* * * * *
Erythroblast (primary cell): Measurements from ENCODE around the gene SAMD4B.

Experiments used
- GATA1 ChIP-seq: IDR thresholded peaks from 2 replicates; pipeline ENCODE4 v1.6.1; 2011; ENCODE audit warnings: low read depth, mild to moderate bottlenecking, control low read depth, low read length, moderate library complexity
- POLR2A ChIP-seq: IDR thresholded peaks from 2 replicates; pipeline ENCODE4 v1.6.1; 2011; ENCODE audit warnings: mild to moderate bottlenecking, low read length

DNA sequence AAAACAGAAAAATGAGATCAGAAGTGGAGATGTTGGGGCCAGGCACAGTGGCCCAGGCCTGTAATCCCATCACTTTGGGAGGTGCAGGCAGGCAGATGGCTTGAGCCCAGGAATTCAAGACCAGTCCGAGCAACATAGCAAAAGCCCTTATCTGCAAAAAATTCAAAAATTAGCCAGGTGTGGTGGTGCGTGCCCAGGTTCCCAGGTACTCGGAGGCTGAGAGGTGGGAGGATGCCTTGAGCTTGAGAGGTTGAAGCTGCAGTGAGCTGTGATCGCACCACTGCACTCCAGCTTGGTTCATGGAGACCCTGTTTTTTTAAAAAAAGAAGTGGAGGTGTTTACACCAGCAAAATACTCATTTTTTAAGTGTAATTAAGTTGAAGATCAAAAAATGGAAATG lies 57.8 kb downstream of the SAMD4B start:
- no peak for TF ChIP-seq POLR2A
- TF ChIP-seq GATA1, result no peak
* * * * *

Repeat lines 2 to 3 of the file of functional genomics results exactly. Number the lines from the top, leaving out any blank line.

Experiments used
- GATA1 ChIP-seq: IDR thresholded peaks from 2 replicates; pipeline ENCODE4 v1.6.1; 2011; ENCODE audit warnings: low read depth, mild to moderate bottlenecking, control low read depth, low read length, moderate library complexity